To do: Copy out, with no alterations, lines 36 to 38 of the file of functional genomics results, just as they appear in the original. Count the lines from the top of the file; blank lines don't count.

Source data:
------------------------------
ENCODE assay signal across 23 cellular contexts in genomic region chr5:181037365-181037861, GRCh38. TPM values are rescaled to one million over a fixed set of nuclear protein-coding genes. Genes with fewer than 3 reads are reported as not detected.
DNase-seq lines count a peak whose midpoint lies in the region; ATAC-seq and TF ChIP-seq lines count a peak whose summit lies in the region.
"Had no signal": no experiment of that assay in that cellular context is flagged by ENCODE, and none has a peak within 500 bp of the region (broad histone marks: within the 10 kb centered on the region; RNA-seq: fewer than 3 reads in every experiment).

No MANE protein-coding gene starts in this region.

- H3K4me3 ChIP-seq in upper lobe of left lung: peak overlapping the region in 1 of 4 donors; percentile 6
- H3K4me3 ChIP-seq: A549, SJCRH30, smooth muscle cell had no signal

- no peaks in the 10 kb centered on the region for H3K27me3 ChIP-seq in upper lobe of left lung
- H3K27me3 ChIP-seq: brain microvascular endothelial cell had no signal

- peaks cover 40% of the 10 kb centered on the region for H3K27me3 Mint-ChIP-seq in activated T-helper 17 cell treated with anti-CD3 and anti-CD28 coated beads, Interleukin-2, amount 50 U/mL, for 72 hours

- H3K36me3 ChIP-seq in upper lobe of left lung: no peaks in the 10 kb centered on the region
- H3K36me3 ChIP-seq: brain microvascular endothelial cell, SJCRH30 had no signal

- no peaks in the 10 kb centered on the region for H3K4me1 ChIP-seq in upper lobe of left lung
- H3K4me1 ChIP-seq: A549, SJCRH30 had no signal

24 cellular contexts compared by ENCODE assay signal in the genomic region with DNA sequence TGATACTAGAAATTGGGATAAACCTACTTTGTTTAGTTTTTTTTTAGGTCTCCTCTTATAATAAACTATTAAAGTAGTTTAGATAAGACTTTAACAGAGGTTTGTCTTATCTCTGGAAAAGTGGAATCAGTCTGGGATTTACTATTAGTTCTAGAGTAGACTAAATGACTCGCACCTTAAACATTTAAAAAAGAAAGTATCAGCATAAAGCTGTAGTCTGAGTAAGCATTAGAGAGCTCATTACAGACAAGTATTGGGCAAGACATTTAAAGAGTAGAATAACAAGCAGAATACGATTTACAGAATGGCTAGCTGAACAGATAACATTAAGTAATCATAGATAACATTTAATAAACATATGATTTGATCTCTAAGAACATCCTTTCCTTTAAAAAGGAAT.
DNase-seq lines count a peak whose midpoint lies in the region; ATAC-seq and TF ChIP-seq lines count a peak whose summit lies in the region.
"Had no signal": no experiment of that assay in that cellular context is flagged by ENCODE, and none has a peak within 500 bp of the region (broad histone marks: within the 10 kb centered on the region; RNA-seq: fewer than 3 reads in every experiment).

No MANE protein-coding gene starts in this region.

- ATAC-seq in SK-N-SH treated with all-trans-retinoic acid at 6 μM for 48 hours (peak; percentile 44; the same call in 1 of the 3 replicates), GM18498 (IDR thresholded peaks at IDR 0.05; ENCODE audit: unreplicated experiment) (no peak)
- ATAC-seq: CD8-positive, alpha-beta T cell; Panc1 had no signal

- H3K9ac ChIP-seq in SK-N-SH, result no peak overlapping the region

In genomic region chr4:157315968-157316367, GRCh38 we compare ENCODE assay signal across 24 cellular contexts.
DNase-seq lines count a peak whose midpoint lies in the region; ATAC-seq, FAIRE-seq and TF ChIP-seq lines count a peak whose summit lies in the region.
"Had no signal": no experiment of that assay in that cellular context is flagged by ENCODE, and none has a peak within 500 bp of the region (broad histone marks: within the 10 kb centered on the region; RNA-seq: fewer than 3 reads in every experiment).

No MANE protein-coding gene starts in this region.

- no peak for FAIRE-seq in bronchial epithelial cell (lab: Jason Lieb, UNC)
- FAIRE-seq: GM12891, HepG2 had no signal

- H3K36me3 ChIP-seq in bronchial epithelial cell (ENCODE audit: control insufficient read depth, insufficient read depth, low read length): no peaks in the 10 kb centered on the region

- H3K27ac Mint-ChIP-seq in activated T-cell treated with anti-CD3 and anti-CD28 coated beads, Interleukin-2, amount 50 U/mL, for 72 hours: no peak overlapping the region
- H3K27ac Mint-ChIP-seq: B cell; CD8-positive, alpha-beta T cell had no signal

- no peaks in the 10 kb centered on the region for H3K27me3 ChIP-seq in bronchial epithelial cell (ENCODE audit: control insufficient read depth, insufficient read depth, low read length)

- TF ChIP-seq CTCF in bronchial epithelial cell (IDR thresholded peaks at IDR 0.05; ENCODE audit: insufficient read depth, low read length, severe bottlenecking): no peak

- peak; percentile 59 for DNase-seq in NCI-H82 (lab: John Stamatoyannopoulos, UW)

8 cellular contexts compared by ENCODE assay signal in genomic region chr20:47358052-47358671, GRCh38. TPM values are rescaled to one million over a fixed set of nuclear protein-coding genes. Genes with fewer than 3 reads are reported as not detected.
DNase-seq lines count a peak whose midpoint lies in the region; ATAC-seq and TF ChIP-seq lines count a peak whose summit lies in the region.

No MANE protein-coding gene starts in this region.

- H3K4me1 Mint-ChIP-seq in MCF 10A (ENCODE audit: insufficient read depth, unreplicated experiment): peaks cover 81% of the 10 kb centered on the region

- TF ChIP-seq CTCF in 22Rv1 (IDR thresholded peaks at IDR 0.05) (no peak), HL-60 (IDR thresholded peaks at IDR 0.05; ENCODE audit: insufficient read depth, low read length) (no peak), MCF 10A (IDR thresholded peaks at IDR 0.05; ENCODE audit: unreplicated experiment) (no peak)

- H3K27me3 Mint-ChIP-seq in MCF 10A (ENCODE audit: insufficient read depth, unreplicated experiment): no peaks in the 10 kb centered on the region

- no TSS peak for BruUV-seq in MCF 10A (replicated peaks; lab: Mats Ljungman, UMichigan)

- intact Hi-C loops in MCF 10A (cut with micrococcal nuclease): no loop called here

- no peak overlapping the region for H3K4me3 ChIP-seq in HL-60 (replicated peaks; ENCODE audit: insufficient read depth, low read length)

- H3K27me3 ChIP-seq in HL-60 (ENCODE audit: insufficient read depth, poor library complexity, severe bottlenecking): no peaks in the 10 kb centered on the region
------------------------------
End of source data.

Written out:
- H3K4me1 Mint-ChIP-seq in MCF 10A (ENCODE audit: insufficient read depth, unreplicated experiment): peaks cover 81% of the 10 kb centered on the region

- TF ChIP-seq CTCF in 22Rv1 (IDR thresholded peaks at IDR 0.05) (no peak), HL-60 (IDR thresholded peaks at IDR 0.05; ENCODE audit: insufficient read depth, low read length) (no peak), MCF 10A (IDR thresholded peaks at IDR 0.05; ENCODE audit: unreplicated experiment) (no peak)

- H3K27me3 Mint-ChIP-seq in MCF 10A (ENCODE audit: insufficient read depth, unreplicated experiment): no peaks in the 10 kb centered on the region